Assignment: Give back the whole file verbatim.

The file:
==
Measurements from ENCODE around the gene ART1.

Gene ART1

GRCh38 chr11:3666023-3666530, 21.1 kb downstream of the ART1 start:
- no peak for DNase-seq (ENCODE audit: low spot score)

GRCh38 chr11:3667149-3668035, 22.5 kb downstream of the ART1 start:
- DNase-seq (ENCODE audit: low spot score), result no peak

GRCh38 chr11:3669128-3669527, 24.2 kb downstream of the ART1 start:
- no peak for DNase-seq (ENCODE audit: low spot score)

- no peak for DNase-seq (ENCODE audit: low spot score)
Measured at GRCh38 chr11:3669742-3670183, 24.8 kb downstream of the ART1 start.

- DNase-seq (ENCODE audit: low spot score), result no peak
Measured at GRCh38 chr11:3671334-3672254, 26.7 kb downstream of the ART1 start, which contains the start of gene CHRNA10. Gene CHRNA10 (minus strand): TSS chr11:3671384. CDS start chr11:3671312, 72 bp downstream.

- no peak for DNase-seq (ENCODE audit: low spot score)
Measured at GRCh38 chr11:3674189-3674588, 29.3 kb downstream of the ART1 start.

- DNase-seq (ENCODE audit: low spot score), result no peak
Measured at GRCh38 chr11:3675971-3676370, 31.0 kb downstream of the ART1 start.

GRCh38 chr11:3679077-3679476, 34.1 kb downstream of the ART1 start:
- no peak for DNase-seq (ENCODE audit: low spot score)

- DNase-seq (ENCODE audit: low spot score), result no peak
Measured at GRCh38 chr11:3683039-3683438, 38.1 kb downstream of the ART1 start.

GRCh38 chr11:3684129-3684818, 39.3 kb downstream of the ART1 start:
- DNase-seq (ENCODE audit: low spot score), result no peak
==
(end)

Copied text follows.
Measurements from ENCODE around the gene ART1.

Gene ART1

GRCh38 chr11:3666023-3666530, 21.1 kb downstream of the ART1 start:
- no peak for DNase-seq (ENCODE audit: low spot score)

GRCh38 chr11:3667149-3668035, 22.5 kb downstream of the ART1 start:
- DNase-seq (ENCODE audit: low spot score), result no peak

GRCh38 chr11:3669128-3669527, 24.2 kb downstream of the ART1 start:
- no peak for DNase-seq (ENCODE audit: low spot score)

- no peak for DNase-seq (ENCODE audit: low spot score)
Measured at GRCh38 chr11:3669742-3670183, 24.8 kb downstream of the ART1 start.

- DNase-seq (ENCODE audit: low spot score), result no peak
Measured at GRCh38 chr11:3671334-3672254, 26.7 kb downstream of the ART1 start, which contains the start of gene CHRNA10. Gene CHRNA10 (minus strand): TSS chr11:3671384. CDS start chr11:3671312, 72 bp downstream.

- no peak for DNase-seq (ENCODE audit: low spot score)
Measured at GRCh38 chr11:3674189-3674588, 29.3 kb downstream of the ART1 start.

- DNase-seq (ENCODE audit: low spot score), result no peak
Measured at GRCh38 chr11:3675971-3676370, 31.0 kb downstream of the ART1 start.

GRCh38 chr11:3679077-3679476, 34.1 kb downstream of the ART1 start:
- no peak for DNase-seq (ENCODE audit: low spot score)

- DNase-seq (ENCODE audit: low spot score), result no peak
Measured at GRCh38 chr11:3683039-3683438, 38.1 kb downstream of the ART1 start.

GRCh38 chr11:3684129-3684818, 39.3 kb downstream of the ART1 start:
- DNase-seq (ENCODE audit: low spot score), result no peak